Me My Money: ‘I always had the habit of saving’
Noel Ebb, CEO Lynk Taxis
Are you a saver or a spender?
I know a lot of people say this, but I’m both. I enjoy spending money on some things – old vinyl records, good coffee, eating out, scuba diving – but I always save as well, and I’d never dip into my savings. Savings are for investment. An old family value.
Do you shop around for better value?
I wish I could say that I do, but I don’t. I am definitely a convenience shopper. Even online, I would choose a seller’s reputation for keeping their promise and quality over price. As enjoyable as I’m sure it is, I wouldn’t have the time or head space for shopping around to save a few quid.
What has been your most extravagant purchase and how much did it cost?
‘Ever’ is a long time, but definitely the most extravagant personal purchase I have made in the last 10 years or so has been my hi-fi system. Honestly, I would be embarrassed to say how much it cost, but let’s just say it was a healthy five figures.
What purchase have you made that you consider the best value for money?
Definitely my 1992 Yamaha 850 TDM. I bought it in 1997 for a couple of grand and it owes me nothing! It had one previous owner who loved it as much as I do and it’s a beauty. Still good as new – like it’s straight out of the box.
How do you prefer to shop – online or local?
I much prefer to shop local. I shop online for some things but generally I enjoy the social aspect of shopping with family. It’s a “thing” I guess. Clothes stores for the women and books and technology stores for me. Pretty boring, some would say, but so long as it’s followed by good coffee and conversation I’m happy.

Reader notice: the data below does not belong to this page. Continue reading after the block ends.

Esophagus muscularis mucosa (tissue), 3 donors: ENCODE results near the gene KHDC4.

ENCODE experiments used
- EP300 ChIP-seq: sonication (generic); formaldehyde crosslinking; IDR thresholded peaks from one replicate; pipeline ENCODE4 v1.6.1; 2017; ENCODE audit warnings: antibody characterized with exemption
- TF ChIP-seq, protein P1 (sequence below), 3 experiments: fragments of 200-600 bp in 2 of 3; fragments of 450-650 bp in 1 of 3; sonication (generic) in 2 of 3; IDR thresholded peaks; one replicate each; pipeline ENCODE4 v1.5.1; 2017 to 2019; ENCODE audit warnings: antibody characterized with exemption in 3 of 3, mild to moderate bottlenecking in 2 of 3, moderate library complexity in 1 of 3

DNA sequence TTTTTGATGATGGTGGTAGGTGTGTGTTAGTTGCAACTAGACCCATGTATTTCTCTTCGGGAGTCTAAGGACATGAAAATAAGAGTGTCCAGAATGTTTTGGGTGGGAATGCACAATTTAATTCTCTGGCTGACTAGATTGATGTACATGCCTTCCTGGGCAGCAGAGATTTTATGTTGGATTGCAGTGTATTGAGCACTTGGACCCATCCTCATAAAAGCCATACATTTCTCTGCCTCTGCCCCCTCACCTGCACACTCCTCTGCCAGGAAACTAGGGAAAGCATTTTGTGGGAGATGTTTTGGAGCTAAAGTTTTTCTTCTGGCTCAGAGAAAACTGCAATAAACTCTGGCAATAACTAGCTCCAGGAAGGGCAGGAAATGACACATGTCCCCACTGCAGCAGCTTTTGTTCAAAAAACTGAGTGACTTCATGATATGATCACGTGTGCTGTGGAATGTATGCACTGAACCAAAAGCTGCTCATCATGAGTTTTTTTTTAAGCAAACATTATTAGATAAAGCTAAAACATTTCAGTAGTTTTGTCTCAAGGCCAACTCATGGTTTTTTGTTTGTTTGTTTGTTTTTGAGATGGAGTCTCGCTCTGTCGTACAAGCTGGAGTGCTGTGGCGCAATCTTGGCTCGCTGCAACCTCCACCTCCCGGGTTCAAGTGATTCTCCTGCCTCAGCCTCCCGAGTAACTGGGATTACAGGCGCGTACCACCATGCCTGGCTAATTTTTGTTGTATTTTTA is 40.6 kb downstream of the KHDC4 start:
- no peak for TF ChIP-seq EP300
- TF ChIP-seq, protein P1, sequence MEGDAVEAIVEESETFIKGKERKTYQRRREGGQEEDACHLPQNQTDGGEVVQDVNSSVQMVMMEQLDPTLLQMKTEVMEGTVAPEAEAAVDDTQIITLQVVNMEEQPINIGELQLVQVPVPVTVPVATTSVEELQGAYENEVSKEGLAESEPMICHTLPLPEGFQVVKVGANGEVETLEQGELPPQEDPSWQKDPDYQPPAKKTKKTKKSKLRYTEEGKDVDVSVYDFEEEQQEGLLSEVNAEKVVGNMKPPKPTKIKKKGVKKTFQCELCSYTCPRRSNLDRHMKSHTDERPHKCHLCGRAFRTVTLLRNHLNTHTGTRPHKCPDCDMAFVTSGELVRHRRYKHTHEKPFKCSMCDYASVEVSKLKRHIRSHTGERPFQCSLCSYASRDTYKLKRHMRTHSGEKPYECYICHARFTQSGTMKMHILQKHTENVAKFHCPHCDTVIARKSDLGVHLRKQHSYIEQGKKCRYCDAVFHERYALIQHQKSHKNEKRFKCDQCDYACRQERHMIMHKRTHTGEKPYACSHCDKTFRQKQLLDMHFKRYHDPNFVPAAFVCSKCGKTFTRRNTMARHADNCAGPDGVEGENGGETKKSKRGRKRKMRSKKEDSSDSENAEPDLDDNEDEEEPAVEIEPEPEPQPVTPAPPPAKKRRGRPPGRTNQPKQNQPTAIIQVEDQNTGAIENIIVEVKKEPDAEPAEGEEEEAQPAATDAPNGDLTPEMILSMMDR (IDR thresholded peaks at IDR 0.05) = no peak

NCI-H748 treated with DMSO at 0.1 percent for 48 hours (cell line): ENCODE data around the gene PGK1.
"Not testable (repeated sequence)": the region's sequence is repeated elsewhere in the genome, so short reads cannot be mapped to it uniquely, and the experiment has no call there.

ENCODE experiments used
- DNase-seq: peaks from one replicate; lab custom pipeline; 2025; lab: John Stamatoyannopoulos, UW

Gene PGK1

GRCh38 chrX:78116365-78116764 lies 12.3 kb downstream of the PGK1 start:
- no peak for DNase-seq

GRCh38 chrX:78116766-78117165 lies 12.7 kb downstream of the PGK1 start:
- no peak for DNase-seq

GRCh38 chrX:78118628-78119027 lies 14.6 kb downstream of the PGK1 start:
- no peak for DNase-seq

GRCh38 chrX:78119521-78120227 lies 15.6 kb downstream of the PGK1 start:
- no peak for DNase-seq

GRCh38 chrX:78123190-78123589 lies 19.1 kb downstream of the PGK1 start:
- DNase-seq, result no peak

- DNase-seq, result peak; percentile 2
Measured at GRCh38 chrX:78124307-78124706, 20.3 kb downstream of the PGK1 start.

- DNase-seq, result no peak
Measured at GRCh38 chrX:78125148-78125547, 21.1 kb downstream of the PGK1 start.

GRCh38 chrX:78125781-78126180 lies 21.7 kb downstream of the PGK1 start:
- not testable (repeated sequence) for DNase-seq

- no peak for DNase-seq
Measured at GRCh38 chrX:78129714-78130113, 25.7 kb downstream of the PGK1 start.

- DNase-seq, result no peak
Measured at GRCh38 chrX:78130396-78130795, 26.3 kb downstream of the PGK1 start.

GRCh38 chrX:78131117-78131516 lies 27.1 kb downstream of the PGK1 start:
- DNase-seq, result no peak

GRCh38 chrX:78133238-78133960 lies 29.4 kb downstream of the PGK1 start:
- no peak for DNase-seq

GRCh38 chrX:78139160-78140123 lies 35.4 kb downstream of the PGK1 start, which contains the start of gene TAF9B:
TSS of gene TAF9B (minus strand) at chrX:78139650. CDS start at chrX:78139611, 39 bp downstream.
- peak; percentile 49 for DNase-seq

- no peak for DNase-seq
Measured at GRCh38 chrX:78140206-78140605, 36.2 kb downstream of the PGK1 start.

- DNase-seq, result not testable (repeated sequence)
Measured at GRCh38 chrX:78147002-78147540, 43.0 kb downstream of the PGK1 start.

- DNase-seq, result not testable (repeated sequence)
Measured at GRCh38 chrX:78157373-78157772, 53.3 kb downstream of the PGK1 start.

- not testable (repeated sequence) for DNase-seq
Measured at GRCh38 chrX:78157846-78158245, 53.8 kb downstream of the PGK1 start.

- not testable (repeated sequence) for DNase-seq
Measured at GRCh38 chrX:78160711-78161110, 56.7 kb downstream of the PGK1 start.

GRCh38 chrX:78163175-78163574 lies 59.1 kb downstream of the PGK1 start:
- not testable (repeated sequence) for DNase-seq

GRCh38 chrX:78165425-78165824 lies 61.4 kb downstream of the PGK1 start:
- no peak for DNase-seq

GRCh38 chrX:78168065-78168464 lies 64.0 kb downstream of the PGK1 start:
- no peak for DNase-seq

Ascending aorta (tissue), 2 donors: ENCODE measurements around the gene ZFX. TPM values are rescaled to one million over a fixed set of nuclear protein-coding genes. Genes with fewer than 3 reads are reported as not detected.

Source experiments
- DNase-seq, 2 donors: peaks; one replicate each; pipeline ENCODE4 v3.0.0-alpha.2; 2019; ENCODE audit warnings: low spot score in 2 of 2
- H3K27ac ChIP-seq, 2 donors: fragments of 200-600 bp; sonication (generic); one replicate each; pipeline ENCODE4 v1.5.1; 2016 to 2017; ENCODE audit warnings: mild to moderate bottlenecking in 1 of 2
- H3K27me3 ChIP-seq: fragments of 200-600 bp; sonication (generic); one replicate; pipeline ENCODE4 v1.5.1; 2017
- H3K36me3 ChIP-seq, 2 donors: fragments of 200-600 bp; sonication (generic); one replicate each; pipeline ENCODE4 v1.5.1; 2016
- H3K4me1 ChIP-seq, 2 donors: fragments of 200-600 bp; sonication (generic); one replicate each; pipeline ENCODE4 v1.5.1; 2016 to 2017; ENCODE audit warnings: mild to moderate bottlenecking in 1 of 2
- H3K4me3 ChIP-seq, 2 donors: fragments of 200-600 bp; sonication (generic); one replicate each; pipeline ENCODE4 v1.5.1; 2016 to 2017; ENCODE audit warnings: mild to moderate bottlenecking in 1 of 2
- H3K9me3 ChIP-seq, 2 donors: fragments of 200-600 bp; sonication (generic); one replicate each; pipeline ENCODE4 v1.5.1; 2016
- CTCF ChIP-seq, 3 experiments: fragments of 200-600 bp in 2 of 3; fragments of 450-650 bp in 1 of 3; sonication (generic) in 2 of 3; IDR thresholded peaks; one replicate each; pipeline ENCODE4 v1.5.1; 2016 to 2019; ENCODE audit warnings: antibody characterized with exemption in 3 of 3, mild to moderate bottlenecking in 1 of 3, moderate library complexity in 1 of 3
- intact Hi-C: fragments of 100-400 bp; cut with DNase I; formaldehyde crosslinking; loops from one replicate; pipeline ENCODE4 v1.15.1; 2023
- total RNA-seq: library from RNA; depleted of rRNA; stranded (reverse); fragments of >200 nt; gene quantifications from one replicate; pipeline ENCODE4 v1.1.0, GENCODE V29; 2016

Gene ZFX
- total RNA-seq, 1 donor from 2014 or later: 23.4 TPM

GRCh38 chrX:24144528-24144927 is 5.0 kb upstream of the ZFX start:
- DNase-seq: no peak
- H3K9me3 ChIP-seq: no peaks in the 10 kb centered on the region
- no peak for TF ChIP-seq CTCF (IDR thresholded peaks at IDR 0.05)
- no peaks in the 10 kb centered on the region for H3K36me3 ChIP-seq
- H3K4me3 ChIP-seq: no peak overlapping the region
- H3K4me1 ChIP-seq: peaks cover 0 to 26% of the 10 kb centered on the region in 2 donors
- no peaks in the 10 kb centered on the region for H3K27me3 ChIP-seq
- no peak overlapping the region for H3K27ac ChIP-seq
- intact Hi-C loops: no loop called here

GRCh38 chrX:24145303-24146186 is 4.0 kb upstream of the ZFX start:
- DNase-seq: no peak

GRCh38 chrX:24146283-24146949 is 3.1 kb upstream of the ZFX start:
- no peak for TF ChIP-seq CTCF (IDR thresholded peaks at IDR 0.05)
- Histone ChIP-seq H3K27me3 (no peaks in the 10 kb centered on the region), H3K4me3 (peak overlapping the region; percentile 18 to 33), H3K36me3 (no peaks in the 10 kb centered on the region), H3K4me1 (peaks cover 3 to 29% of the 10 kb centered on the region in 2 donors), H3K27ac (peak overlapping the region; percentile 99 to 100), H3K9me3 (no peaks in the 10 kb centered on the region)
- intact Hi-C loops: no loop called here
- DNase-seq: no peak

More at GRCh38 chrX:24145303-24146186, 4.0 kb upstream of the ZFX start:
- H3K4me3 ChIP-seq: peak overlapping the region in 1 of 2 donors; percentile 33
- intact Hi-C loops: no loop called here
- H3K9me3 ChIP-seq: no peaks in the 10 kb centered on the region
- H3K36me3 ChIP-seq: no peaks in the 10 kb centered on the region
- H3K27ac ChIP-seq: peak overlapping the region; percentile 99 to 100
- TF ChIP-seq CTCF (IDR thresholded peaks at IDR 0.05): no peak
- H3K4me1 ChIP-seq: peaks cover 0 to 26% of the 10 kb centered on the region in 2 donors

Do you haggle over prices?
Actually, I do. Everywhere. Not for the savings. I’ve seldom gotten a discount worth writing home about, but for those satisfying moments when you get that little bonus – something that you want, for less.
Has the recession changed your spending habits?
Not really, except for that strange period of deflation post-Celtic Tiger when I became conscious of the cost of simple things like bread rolls, an Indian takeaway, shirt cleaning. But I would say that not a lot has changed in the end. Take a snapshot of my spending habits in 2007 and take another one now and you would see a similar picture.
Do you invest in shares?
For fun. I don’t know a lot about stocks and shares, and generally I haven’t done all that well with them. But I like the game and that’s how I think about it. I don’t invest heavily and certainly I don’t take it seriously. But that’s just me – a lot of my colleagues and friends do take it seriously and some do very well.
Cash or card?
It’s probably a generational thing, but I always carry pocket money for daily groceries and the like. I prefer cash, but for casual purchases I would use the card.
What was the last thing you bought and was it good value for money?
My last significant purchase was an electric record cleaning machine. They can restore an old record to an amazing extent. So for me, yes, it was excellent value for money.
Have you ever successfully saved up for a relatively big purchase?
I always had the habit of saving, but the rule was that my savings were for investment not spending. Saving up for a purchase put quite a strain on your resolve as it meant creating a new saving fund while maintaining the old. The first time I achieved this was at the age of 16 when I saved up for my first motor bike, a Honda CB125N. A beautiful silver machine, and a very satisfying moment for me.
Have you ever lost money?
I have made and lost fortunes! That’s a whole other story.
Are you a gambler and if so have you ever had a big win?
When I was in the racing game, the most memorable win I had – apart from trading wins – was on the Barry McGuigan v Steve Cruz fight in Las Vegas in 1986. To make it simple, Cruz was, say, five-to-one against McGuigan in Ireland and McGuigan was five-to-one against Cruz in Vegas. You didn’t have to be Einstein to figure that five-to-one each of two is equal to a certain five-to-two winner, provided you covered the draw. So that’s what I did. Not so easy nowadays with the globalisation of the betting industry.
Is money important to you?
I think if you feel that ‘it’s all about the money’, then you’re missing out. There’s so much going on in business apart from the money. Money couldn’t possibly hold your interest for as long as it takes to build a business. There has to be more.
How much money do you have on you now?
€120. Pocket money. I don’t need to carry a lot of money but it’s handy to have a little on you for who knows what.
in conversation with Tony Clayton-Lea